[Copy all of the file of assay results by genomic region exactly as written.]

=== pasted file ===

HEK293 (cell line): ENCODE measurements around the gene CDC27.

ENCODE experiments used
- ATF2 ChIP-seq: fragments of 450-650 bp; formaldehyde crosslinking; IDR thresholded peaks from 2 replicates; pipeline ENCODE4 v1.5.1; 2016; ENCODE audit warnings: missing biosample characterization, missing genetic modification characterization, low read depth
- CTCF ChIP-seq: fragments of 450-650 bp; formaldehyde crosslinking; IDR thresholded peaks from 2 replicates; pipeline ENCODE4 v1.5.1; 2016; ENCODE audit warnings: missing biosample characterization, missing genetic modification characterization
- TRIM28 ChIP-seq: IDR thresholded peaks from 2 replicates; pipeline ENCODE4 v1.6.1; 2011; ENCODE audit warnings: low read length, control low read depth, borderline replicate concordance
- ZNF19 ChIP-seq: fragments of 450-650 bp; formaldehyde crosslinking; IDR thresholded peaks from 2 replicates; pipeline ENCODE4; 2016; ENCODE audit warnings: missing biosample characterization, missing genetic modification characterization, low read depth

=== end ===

HEK293 (cell line): ENCODE measurements around the gene CDC27.

ENCODE experiments used
- ATF2 ChIP-seq: fragments of 450-650 bp; formaldehyde crosslinking; IDR thresholded peaks from 2 replicates; pipeline ENCODE4 v1.5.1; 2016; ENCODE audit warnings: missing biosample characterization, missing genetic modification characterization, low read depth
- CTCF ChIP-seq: fragments of 450-650 bp; formaldehyde crosslinking; IDR thresholded peaks from 2 replicates; pipeline ENCODE4 v1.5.1; 2016; ENCODE audit warnings: missing biosample characterization, missing genetic modification characterization
- TRIM28 ChIP-seq: IDR thresholded peaks from 2 replicates; pipeline ENCODE4 v1.6.1; 2011; ENCODE audit warnings: low read length, control low read depth, borderline replicate concordance
- ZNF19 ChIP-seq: fragments of 450-650 bp; formaldehyde crosslinking; IDR thresholded peaks from 2 replicates; pipeline ENCODE4; 2016; ENCODE audit warnings: missing biosample characterization, missing genetic modification characterization, low read depth